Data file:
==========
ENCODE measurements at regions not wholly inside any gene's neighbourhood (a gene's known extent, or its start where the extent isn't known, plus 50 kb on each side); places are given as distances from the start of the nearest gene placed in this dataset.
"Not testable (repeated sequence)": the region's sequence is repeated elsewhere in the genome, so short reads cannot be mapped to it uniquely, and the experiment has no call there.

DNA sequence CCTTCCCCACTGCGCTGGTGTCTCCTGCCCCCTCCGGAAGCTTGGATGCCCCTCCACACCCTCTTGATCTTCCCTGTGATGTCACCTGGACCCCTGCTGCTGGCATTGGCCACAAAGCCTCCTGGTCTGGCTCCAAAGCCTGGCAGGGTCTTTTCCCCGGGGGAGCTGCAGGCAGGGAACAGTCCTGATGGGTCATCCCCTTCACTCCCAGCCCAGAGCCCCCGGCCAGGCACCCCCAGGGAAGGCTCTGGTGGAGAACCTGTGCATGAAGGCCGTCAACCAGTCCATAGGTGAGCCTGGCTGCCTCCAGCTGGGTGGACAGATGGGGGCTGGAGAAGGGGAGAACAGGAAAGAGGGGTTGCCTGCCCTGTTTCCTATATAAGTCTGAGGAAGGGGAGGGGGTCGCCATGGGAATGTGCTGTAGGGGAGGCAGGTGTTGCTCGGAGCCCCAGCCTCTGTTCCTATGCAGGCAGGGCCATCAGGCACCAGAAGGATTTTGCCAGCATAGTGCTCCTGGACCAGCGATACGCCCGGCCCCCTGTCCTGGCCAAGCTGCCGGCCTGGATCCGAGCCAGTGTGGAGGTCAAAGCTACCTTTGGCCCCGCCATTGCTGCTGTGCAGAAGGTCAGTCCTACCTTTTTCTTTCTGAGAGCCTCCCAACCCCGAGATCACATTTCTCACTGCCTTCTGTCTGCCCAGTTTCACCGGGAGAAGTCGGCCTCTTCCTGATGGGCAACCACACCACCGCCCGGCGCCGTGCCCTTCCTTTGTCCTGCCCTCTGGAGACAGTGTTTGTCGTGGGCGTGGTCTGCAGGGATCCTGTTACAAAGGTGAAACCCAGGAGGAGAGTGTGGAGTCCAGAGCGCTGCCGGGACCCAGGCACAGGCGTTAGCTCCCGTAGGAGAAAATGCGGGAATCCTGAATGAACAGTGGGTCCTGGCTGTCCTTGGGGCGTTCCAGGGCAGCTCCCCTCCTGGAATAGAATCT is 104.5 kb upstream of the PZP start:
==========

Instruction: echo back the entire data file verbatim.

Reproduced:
ENCODE measurements at regions not wholly inside any gene's neighbourhood (a gene's known extent, or its start where the extent isn't known, plus 50 kb on each side); places are given as distances from the start of the nearest gene placed in this dataset.
"Not testable (repeated sequence)": the region's sequence is repeated elsewhere in the genome, so short reads cannot be mapped to it uniquely, and the experiment has no call there.

DNA sequence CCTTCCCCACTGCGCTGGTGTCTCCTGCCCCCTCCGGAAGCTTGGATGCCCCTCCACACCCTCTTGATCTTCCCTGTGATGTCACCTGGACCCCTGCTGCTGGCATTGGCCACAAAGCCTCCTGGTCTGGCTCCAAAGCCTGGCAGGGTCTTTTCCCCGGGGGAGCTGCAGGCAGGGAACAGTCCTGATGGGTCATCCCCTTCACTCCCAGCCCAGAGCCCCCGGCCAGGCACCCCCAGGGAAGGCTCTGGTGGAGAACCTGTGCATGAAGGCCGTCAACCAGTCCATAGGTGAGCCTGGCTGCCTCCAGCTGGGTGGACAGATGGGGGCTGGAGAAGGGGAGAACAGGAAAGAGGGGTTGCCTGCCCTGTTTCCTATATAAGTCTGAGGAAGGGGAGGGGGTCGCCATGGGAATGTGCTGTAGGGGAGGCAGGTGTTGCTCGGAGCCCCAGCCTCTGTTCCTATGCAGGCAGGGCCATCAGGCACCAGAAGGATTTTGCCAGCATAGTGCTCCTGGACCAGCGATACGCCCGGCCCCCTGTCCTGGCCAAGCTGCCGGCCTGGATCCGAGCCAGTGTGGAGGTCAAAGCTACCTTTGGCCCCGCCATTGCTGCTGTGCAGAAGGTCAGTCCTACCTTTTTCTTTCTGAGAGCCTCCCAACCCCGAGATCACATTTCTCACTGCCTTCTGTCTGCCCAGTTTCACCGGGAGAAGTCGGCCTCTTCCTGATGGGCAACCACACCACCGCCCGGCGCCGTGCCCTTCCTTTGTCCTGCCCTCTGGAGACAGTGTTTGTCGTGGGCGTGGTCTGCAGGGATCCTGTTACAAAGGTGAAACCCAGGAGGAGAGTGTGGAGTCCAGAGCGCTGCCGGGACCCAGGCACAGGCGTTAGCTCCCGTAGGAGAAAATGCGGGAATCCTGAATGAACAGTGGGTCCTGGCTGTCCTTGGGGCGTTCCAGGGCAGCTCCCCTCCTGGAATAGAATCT is 104.5 kb upstream of the PZP start: